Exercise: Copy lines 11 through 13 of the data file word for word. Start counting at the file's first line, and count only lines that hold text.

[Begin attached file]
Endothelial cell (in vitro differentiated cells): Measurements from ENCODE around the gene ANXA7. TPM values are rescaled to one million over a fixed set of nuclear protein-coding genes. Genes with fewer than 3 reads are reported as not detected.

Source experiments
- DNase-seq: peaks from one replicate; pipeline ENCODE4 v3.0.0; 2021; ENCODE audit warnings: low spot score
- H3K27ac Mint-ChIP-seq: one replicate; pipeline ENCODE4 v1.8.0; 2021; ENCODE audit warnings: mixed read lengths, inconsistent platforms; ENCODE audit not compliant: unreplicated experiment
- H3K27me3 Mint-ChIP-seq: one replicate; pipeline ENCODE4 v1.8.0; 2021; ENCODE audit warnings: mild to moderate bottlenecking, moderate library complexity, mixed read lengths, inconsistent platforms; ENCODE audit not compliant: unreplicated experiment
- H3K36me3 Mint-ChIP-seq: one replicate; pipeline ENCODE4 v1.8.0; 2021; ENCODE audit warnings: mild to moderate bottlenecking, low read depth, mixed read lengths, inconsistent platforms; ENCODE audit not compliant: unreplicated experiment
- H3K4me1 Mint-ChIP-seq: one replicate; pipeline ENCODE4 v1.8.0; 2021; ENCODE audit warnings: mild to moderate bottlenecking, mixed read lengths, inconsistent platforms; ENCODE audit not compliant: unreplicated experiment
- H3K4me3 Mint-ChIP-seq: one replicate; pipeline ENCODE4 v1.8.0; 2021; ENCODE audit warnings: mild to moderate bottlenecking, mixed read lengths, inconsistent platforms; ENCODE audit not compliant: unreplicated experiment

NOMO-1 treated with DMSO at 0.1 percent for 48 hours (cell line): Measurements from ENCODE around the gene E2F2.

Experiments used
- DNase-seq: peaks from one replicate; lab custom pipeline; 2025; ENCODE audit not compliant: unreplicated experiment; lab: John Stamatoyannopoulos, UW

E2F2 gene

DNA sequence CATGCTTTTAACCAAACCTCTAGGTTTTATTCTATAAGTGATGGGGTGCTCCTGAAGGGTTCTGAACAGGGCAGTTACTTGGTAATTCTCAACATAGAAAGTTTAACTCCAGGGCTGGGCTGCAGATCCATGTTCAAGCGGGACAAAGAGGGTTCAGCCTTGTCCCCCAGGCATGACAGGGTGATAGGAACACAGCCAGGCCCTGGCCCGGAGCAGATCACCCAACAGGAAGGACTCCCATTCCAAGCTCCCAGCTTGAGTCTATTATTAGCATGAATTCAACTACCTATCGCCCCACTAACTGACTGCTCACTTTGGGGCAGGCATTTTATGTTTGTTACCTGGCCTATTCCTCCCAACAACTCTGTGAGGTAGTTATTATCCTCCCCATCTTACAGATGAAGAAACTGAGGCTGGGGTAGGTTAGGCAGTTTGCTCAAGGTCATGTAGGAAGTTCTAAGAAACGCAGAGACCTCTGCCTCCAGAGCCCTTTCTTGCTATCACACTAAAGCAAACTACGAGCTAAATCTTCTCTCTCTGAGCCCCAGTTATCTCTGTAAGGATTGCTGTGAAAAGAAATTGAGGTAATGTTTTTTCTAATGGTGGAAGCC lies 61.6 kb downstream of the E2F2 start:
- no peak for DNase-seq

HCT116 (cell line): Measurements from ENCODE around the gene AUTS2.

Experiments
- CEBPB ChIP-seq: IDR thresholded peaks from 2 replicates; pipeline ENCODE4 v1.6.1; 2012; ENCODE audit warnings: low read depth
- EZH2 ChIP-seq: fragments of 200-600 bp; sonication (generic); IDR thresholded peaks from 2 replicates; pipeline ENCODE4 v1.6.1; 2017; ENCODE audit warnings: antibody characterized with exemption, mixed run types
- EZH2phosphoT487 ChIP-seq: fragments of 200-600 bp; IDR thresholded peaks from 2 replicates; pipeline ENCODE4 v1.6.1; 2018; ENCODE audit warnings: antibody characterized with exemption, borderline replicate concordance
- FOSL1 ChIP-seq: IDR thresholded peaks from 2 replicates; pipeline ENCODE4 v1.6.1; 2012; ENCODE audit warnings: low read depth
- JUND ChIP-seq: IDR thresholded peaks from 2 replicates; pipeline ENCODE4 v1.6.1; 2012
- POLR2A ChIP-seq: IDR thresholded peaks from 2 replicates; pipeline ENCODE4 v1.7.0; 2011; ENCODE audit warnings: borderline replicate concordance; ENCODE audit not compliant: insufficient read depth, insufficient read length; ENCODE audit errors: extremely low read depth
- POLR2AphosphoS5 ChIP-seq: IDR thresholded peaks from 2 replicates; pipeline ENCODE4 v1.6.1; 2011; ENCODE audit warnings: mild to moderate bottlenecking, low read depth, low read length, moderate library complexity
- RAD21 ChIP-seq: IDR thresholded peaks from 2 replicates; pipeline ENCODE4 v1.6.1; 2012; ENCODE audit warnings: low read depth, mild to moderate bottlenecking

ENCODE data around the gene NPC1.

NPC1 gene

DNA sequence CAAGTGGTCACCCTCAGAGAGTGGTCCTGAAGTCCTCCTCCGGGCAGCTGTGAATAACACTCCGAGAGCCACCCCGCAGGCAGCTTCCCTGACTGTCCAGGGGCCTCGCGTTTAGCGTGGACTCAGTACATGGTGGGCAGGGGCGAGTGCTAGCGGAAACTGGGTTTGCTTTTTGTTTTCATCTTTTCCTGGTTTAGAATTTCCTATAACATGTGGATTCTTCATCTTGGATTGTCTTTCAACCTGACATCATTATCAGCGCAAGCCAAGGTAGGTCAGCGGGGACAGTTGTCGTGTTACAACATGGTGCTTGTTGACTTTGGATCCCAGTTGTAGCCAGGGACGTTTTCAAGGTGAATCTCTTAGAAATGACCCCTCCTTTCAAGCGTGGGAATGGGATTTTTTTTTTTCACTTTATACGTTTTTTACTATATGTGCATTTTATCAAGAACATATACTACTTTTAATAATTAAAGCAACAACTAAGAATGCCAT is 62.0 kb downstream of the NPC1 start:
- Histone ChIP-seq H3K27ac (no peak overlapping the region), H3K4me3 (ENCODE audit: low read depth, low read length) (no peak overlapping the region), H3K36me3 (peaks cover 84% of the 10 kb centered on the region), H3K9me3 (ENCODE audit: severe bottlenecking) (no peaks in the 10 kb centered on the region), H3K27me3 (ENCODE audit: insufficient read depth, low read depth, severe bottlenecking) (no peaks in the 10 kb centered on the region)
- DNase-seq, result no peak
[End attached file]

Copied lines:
- DNase-seq: peaks from one replicate; lab custom pipeline; 2025; ENCODE audit not compliant: unreplicated experiment; lab: John Stamatoyannopoulos, UW

E2F2 gene

DNA sequence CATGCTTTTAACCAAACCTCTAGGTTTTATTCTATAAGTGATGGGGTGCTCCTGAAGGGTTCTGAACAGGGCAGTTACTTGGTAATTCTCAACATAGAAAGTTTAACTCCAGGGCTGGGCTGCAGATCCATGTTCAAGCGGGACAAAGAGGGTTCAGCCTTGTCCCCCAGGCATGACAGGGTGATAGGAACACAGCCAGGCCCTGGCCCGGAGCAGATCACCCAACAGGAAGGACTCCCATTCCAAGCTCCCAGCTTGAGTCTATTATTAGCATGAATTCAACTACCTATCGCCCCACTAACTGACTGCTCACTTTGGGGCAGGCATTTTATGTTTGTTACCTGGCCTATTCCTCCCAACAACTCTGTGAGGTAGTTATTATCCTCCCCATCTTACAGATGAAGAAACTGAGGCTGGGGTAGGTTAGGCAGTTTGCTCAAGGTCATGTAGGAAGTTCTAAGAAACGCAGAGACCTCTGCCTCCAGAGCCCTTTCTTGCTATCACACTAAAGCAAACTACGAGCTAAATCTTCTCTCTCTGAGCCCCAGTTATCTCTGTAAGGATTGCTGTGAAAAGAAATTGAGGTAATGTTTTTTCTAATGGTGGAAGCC lies 61.6 kb downstream of the E2F2 start: